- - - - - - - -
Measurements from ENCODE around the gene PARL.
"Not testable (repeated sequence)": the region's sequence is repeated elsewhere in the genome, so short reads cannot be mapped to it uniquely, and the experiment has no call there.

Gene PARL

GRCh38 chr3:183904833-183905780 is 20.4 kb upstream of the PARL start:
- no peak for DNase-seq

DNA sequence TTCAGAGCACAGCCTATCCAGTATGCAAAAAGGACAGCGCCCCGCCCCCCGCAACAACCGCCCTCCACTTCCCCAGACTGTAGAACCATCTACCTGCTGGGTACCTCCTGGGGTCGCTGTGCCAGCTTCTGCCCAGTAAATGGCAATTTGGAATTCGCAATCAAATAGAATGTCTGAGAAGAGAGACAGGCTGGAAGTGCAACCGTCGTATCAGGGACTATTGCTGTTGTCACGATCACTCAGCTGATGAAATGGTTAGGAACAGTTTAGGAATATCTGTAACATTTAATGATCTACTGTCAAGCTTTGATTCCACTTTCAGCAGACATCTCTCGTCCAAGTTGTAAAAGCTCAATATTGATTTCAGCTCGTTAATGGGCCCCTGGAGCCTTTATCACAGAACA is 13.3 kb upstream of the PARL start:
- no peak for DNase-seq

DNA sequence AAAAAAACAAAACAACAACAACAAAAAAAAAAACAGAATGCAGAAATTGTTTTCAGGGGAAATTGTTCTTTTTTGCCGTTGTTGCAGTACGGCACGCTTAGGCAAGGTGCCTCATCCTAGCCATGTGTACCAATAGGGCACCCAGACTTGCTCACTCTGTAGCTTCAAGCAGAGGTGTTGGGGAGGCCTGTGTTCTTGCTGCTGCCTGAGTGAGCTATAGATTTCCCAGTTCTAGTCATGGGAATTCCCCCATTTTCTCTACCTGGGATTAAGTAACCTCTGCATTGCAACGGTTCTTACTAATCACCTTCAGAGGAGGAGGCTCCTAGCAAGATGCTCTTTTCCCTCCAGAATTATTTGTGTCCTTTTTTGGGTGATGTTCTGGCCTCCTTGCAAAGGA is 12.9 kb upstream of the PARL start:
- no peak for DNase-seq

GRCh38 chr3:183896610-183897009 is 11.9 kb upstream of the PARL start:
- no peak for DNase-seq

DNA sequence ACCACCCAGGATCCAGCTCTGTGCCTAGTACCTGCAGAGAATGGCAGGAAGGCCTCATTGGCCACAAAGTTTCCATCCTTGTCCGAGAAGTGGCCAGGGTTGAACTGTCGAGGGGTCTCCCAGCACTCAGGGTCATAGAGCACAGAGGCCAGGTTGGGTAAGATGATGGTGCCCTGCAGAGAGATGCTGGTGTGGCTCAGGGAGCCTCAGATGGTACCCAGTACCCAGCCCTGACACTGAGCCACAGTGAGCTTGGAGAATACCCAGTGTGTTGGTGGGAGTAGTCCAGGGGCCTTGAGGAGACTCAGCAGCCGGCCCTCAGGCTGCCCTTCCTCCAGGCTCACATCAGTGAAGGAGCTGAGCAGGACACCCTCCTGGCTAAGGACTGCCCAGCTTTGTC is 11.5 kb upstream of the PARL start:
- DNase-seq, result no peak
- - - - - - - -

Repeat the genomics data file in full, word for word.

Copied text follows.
Measurements from ENCODE around the gene PARL.
"Not testable (repeated sequence)": the region's sequence is repeated elsewhere in the genome, so short reads cannot be mapped to it uniquely, and the experiment has no call there.

Gene PARL

GRCh38 chr3:183904833-183905780 is 20.4 kb upstream of the PARL start:
- no peak for DNase-seq

DNA sequence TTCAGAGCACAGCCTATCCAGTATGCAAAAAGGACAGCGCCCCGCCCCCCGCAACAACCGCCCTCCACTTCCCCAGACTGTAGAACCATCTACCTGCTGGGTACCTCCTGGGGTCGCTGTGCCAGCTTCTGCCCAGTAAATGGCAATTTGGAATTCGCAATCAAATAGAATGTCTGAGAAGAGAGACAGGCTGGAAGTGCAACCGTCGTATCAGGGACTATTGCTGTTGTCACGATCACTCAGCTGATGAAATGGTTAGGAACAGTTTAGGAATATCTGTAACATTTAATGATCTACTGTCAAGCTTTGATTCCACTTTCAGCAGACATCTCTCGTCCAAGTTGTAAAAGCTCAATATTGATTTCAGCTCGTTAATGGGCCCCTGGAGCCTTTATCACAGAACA is 13.3 kb upstream of the PARL start:
- no peak for DNase-seq

DNA sequence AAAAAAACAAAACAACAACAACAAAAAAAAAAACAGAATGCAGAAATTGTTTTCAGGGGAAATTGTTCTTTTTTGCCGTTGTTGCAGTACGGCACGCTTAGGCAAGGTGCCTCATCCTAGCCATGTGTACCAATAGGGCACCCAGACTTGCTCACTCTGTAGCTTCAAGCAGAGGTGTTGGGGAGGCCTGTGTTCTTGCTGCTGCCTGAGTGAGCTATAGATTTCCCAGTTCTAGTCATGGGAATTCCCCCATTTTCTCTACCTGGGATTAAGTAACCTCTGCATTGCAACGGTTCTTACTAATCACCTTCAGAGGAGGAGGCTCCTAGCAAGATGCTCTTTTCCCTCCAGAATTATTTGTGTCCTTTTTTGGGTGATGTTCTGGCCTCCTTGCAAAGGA is 12.9 kb upstream of the PARL start:
- no peak for DNase-seq

GRCh38 chr3:183896610-183897009 is 11.9 kb upstream of the PARL start:
- no peak for DNase-seq

DNA sequence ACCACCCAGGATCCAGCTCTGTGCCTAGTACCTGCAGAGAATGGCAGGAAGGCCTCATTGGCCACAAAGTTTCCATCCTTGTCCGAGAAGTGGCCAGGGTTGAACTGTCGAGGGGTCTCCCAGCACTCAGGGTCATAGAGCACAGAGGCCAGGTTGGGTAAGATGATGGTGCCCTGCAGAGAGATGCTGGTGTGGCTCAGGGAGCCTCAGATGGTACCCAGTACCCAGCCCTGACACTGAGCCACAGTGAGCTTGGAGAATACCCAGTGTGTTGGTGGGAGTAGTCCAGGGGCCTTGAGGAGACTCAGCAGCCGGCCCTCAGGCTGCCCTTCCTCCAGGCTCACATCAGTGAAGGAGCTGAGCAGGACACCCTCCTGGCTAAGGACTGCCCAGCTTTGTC is 11.5 kb upstream of the PARL start:
- DNase-seq, result no peak